Document Type

Article

Publication Version

Published Version

Publication Date

7-2010

Journal or Book Title

Ecology

Volume

91

Issue

7

First Page

1984

Last Page

1988

Abstract

Whittaker (1960, 1972) first proposed the idea that species diversity has spatial components, with alpha diversity estimating diversity within individual stands (or communities) and beta diversity estimating the number of community types in an area (or in Whittaker’s terminology, ‘‘differentiation of communities along gradients’’). These two values combined make up gamma diversity. Beta diversity is important because it provides the conceptual link between local and regional diversity, more directly measures how soil types, disturbance, and dispersal affect diversity, and is helpful in understanding why species loss is sometimes smaller than predicted by theory (Wilsey et al. 2005). Many interesting and longstanding questions are applied across scales, such as how much diversity is found within islands vs. across islands? Is the number of habitat types (i.e., beta) within islands key to explaining diversity at larger scales or is it the greater population sizes found on large islands? Furthermore, a consideration of both alpha and beta is necessary for understanding how diversity arises and is maintained in diverse systems. For example, in the northern Great Plains, we have found that remnant prairies can contain over 120 plant species within a small area (Wilsey et al. 2005); this occurs because of high diversity at the neighborhood scale where 20–25 species are found per square meter (Martin et al. 2005), and from species accumulation across neighborhoods (i.e., beta).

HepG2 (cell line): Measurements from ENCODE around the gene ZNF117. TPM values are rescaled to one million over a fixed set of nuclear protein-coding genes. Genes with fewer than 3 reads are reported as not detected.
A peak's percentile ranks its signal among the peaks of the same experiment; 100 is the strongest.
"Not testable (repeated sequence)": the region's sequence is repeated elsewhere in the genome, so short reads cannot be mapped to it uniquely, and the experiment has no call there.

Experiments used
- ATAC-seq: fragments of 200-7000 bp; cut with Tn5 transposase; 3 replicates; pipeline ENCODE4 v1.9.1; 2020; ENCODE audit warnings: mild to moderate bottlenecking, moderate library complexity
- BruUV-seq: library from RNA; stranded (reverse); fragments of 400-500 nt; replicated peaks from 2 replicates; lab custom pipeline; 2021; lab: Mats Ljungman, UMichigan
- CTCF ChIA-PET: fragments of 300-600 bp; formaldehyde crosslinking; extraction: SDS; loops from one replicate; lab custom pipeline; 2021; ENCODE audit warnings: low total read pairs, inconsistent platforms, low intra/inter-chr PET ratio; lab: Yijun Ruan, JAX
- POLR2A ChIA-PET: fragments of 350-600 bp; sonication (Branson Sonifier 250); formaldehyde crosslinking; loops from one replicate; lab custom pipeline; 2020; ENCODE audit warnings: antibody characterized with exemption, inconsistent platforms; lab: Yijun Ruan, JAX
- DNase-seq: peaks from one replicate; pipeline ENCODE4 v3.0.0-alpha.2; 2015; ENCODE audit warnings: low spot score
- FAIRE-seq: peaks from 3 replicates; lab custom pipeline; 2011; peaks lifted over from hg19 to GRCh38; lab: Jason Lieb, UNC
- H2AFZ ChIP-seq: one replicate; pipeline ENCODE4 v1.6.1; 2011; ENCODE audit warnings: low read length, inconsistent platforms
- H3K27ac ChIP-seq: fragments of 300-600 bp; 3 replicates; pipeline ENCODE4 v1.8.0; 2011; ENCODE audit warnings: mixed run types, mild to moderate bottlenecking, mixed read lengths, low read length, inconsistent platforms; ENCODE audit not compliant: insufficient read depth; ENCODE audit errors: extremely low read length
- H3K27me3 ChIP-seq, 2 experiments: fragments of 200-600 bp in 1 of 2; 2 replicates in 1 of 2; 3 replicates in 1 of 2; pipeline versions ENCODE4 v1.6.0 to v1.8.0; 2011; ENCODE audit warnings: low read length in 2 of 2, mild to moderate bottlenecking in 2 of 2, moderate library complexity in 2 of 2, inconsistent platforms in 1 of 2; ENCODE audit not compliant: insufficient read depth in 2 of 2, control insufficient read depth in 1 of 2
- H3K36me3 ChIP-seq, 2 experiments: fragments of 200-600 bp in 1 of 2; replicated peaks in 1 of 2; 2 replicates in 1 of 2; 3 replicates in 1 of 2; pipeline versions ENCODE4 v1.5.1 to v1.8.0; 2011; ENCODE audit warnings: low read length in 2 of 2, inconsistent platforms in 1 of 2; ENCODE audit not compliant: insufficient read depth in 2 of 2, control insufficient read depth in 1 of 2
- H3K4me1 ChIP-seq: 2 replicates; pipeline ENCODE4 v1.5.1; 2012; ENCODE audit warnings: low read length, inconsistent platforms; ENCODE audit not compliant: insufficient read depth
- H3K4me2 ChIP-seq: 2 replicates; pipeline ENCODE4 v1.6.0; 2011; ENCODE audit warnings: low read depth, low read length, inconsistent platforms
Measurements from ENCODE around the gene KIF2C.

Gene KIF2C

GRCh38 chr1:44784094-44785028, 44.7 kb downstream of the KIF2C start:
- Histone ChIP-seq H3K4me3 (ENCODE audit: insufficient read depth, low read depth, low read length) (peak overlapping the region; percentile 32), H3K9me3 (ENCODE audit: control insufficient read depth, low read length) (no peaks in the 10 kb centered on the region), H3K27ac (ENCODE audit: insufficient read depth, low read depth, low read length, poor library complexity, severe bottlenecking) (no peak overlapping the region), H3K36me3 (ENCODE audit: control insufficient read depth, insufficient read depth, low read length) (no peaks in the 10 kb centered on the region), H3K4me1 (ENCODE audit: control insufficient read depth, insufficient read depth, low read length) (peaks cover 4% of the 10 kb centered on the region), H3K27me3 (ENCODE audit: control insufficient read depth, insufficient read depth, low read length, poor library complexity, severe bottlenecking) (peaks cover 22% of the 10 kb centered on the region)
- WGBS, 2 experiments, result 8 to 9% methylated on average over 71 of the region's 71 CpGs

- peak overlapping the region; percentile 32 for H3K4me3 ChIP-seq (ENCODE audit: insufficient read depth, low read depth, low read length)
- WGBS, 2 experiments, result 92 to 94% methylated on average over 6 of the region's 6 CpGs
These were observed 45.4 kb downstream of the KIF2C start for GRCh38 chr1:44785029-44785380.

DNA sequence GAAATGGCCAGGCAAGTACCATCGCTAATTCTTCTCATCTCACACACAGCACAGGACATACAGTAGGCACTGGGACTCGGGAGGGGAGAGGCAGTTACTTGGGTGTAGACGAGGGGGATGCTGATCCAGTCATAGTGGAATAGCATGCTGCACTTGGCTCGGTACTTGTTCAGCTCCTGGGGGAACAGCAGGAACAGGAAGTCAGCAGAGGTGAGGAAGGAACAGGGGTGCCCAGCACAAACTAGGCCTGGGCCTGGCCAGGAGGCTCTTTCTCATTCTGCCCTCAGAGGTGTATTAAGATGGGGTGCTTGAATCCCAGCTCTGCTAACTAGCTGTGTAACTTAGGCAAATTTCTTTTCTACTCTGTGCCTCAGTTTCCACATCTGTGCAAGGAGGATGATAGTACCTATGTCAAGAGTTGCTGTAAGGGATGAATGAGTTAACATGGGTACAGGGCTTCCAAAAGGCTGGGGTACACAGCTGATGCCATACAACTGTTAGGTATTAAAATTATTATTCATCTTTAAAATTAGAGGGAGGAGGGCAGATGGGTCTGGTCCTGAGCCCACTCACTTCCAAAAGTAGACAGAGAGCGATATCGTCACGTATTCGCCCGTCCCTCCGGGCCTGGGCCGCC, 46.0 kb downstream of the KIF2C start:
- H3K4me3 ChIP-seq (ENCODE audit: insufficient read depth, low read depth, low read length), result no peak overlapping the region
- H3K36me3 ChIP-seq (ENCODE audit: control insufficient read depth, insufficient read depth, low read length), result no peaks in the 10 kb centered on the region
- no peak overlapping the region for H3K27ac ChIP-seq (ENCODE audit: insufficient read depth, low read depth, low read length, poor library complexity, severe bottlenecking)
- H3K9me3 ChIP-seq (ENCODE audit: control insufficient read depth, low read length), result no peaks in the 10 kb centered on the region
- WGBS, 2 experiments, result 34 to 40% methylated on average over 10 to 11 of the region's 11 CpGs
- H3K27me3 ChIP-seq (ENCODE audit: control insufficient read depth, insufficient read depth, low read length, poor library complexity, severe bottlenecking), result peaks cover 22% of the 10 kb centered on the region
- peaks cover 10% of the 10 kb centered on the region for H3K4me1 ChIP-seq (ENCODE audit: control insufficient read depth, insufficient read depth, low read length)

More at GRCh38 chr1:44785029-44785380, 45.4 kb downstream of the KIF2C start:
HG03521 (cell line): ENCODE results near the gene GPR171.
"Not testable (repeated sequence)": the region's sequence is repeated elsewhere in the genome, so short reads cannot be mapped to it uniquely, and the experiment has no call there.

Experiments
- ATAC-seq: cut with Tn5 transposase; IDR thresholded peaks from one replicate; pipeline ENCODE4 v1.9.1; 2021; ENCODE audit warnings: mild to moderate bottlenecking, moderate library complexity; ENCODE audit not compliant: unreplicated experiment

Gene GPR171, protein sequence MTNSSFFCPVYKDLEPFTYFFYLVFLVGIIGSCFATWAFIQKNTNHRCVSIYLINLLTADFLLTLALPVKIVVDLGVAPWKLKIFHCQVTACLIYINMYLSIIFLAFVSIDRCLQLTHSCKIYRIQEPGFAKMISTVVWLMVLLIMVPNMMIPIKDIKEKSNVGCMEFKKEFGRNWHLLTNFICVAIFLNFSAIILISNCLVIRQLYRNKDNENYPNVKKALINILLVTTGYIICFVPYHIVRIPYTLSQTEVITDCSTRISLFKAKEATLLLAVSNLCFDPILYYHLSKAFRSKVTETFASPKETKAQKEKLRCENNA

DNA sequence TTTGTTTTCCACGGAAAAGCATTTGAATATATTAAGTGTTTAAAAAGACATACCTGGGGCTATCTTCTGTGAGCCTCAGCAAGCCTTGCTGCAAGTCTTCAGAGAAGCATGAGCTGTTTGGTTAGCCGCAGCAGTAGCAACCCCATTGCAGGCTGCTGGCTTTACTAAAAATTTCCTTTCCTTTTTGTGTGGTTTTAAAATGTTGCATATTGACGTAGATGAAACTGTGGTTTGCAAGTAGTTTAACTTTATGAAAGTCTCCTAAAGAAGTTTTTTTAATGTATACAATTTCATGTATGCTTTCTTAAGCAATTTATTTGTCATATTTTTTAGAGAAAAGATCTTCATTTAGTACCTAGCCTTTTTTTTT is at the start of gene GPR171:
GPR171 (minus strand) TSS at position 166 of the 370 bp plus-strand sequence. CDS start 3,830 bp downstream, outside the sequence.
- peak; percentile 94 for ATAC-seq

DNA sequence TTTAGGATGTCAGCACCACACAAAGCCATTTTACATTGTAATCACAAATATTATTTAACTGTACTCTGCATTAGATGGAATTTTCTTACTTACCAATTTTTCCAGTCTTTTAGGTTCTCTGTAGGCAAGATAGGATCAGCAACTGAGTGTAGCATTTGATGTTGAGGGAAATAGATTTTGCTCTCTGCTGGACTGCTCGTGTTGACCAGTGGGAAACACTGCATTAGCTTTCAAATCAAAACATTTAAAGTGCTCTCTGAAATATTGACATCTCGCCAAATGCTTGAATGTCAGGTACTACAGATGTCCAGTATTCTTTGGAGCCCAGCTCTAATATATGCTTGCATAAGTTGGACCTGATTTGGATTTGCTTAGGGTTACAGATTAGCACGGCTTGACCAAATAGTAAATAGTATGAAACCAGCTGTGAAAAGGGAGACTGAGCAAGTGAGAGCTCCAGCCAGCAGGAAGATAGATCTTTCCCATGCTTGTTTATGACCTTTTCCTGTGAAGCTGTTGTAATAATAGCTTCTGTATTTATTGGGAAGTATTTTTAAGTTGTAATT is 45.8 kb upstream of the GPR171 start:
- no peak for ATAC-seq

Comments

This article is from Ecology 91 (2010): 1984. Posted with permission.

Copyright Owner

Ecological Society of America

Language

en

File Format

application/pdf

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